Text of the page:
The Kennedy Center

Arnould Charles Tournemire



Biography

Arnould Charles Tournemire was a French composer, organist and teacher.  He is described as a prolific composer and one of the greatest improvisers of his time.  He is best known and remembered for his organ music, especially his L'Orgue Mystique, which took more than five years to write and is based on the style of Gregorian chant.  He composed in a variety of genres, organ, piano, chamber, symphonies, oratorios and also on religious and mysterious theme subjects.
 
Tournemire was born in Bordeaux, France, on Jan. 22, 1870.  He studied at the Bordeaux Conservatoire and at the age of eleven, he was appointed organist of the church of St. Pierre in Bordeaux.  He showed exceptional musical talents and at the age of 16 he earned the First Prize for piano at the École Sainte-Cécile. This award entitled him to a further year of study at the Paris Conservatoire, where he enrolled in the piano class of the celebrated Charles de Bériot and harmony with Antoine Taudou.  In 1889, he became a student in the legendary organ and counterpoint class of César Franck, who regarded him as a gifted pupil.  In 1891 Tournemire won first prize for organ in Charles-Marie Widor's class.  He was greatly influence by Franck and it is directly reflected in his earliest works but he was also influenced by Widor. In 1931 he published a biography of Franck.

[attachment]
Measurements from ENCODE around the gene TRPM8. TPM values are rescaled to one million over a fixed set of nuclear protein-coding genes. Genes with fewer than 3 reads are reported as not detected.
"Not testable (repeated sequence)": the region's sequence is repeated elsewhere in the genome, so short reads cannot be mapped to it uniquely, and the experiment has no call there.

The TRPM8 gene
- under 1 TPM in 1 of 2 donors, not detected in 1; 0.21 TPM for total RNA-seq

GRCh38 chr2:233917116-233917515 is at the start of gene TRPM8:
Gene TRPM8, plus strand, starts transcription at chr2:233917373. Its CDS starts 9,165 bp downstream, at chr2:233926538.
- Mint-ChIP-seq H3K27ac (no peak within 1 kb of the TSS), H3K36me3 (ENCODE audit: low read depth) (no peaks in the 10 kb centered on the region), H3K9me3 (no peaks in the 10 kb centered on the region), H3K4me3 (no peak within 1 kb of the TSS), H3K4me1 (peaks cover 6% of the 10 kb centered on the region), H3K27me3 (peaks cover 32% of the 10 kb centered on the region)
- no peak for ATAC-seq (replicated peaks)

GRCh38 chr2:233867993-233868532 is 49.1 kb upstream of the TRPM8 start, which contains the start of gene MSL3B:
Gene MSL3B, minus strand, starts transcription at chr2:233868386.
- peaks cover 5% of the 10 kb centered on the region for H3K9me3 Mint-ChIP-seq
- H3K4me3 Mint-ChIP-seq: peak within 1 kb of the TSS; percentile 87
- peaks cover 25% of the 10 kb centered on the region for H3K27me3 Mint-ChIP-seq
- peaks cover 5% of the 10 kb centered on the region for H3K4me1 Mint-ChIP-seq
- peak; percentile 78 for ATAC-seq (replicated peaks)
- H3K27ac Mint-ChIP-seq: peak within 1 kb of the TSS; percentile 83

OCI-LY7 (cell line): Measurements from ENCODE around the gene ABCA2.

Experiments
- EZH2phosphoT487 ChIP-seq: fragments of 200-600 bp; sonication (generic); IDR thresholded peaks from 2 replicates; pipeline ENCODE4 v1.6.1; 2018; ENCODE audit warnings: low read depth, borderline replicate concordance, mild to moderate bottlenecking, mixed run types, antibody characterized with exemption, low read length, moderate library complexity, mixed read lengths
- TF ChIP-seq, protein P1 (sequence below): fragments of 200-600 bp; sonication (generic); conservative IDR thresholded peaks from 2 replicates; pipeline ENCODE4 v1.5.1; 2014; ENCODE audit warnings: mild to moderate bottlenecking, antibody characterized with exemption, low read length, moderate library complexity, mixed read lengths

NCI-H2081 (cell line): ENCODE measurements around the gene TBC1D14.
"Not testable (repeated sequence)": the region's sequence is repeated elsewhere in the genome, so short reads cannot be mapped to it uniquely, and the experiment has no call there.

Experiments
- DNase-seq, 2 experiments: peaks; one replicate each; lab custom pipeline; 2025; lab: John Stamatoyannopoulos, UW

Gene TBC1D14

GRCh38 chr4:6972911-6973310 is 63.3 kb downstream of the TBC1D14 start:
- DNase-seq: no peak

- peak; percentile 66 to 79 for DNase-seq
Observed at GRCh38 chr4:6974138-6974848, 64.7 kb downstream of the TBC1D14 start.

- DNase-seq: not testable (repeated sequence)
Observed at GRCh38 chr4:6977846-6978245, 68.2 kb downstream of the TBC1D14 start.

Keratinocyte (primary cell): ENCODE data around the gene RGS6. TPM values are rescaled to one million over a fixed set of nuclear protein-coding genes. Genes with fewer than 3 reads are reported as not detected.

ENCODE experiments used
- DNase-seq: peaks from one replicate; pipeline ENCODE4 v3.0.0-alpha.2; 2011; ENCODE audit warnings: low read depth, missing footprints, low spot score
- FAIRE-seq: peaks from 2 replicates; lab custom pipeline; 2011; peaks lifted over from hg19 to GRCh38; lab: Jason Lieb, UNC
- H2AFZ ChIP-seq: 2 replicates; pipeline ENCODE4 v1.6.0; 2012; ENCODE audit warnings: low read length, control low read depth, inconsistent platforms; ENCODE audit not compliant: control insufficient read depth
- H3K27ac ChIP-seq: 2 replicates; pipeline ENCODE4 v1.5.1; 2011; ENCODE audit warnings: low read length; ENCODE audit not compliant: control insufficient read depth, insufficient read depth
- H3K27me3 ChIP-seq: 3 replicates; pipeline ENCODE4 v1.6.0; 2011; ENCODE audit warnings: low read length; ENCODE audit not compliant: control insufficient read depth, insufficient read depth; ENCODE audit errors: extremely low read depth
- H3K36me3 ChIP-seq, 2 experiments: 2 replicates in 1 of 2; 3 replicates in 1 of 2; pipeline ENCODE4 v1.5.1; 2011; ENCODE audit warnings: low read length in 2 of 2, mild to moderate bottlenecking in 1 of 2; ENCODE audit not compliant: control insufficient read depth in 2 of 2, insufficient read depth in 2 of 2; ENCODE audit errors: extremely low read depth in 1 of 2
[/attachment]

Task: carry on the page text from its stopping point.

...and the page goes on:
From 1898-1939, he was the Organist Titulaire Basilica Ste-Clotilde in Paris, remaining until his death in 1939.  Between 1900 -1904 he composed his first five symphonies, it was during this period where he achieved his greatest recognition as a composer.
 
He married in 1908 and slowly resigned from the musical establishment becoming heavily involved with mystical writers, medieval architecture and early Christian spirituality.  His symphony no.8 La symphonie du triomphe de la mort, completed in 1924, was dedicated to the memory of his first wife, who died in 1920.
 
In 1919, he became professor of Chamber Music at the Paris Conservatoire and also teacher of organ improvisation.  He was an influential teacher whose students included Maurice Duruflé, Jean Langlais, and Daniel Lesur.  After 1921, his compositions were mostly written for the church.  His last composition was the opera Il poverello di Assisi based on a text by Sar Péladan. Tournemire died at Arcachon, France in 1939.
Arnould Tournemire